Even compared to its bustling neighbors, Issaquah has experienced unprecedented growth over the past decade. This eastern Seattle suburb boasts a strong local economy, gorgeous lakefront homes and a historical downtown lined with unique galleries and restaurants. It’s even frequently voted the most livable city in Washington State.
Situated in a beautiful valley on the southern tip of Lake Sammamish, Issaquah is equally popular with those who enjoy indoor activities and enthusiasts of the great outdoors. The city is surrounded by the Issaquah Alps, a group of mountains that make the perfect setting for hiking, climbing and paragliding. Due to its shoulder to shoulder relationship with the nature, Outside Magazine once named Issaquah one of the best places to live in America.
The History of Issaquah
Like many cities in the Greater Seattle area, Issaquah started out as a small frontier town before transitioning into a modern community. When the city incorporated in 1892, its economy was based on mining. As deposits dried up in nearby Tiger Mountain, Issaquah was forced to switch its focus to lumber. The local forests proved lucrative, and businesses began transporting timber from Issaquah to cities throughout western Washington.
Issaquah's economy transformed once again in the late 20th century as tech companies began moving into the area. Some of the most notable businesses with nearby headquarters include Boeing, Microsoft and Costco.
These companies have helped to shape Issaquah's cultural identity by attracting thousands of workers and ushering in a new era of population growth. Between 2000 and 2010, the city's population nearly tripled from 11,212 to 30,434.
Life in Issaquah Today
Though some call Issaquah may be considered a “bedroom community,” it certainly offers an impressive range of activities and amenities.
The historic downtown area features everything from community theater and playgrounds; to wineries and boutiques. Both residents and visitors are attracted to the district, which has adopted the slogan "historically hip."
Issaquah has experienced most of its growth within the past decade, so the city stays well connected to its past. This is especially apparent in Gilman Village, an outdoor shopping center made up of vintage buildings from Issaquah's days as a mining town. The 40-plus shops and restaurants at this distinctive destination are all housed in these renovated buildings.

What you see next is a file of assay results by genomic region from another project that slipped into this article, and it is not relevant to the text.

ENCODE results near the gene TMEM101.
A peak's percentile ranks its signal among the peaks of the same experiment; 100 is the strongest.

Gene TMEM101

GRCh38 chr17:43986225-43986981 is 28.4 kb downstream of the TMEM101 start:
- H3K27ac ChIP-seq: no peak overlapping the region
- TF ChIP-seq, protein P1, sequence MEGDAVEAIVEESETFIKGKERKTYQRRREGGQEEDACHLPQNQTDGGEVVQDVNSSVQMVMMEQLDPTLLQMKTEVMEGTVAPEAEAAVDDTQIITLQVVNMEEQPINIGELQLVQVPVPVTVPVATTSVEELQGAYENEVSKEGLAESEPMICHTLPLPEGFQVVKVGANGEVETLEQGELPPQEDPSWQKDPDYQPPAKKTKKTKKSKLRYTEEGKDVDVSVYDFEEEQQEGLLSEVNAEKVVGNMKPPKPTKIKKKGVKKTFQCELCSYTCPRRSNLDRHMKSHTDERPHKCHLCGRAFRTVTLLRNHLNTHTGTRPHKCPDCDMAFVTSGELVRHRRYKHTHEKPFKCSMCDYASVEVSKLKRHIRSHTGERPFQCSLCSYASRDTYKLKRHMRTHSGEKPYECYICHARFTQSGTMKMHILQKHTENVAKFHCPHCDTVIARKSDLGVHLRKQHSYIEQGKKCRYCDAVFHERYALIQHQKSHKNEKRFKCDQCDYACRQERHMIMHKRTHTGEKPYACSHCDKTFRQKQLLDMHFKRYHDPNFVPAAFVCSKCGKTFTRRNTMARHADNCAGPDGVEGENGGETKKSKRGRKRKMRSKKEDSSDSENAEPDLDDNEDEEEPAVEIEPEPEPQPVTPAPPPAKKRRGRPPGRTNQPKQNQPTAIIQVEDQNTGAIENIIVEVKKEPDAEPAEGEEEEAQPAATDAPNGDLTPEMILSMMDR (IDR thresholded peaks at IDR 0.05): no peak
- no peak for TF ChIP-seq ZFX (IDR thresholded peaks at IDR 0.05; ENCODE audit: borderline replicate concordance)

Another popular attraction near downtown is the Issaquah Salmon Hatchery. As the most popular of the state's hatcheries, thousands of visitors come every year to watch the salmon migrate from the Issaquah Creek to Puget Sound. When the fish return to their birth waters to spawn each October, the city honors the occasion with the Issaquah Salmon Days festival. This two-day event features sporting events, live music and more.
Wildlife lovers can also visit the Cougar Mountain Zoo, which is located on the north side of town near Lake Sammamish. This 8-acre zoological garden features many endangered species as well as cougars, lemurs and Bengal tigers.
Getting Around Town
Interstate 90 gives residents convenient access to the rest of King County and make the downtowns of Seattle, Bellevue and Redmond all less than a 30-minute drive away.
While increased development has led to more traffic in Issaquah, city planners are taking steps to address the issue. For a medium-sized suburb, the local transit system is very thorough. Issaquah's two park-and-ride locations offer a convenient alternative for commuters who want to zip into the city using dedicated transit lanes.
Another option for locals who want to avoid traffic is the Issaquah Valley Trolley. This heritage streetcar line, which operates seasonally, runs from the historic Issaquah Depot Museum to Gilman Village. Developers are working to expand the route to include more stops throughout the city.
The Issaquah Real Estate Market
Due to a continuing increase in population, Issaquah is a seller's market. This is good news for homebuyers who hope to see their investments grow in value. However, interested parties should be prepared to act fast as Issaquah homes typically stay on the market for less than a month. The median sales price is $575,000 while the average cost per square foot at about $300. Appreciation for Issaquah real estate has been about 12 percent over the past year and is predicted to remain strong.
Where to Find Issaquah Homes for Sale
The city limits of Issaquah are generally divided into 13 neighborhoods. Prospective buyers will find everything in these areas ranging from newer multifamily homes near high schools to high-end waterfront properties.
To find historic Issaquah homes with a lot of cultural character and old-world construction, interested buyers should explore Olde Town. Located in the city center/downtown area, this neighborhood is just south of the I-90 and includes the commercial business district.
North of the I-90 on the east side of town is the popular Issaquah Highlands neighborhood. This residential area features many newer homes and quality developments. Those searching for a safe, suburban area that's near good schools will like this "urban village."
Buyers who are interested in waterfront properties will find tempting options in North Issaquah. This neighborhood straddles the southern edge of Lake Sammamish and some of the most luxurious homes in the region can be found in this neighborhood.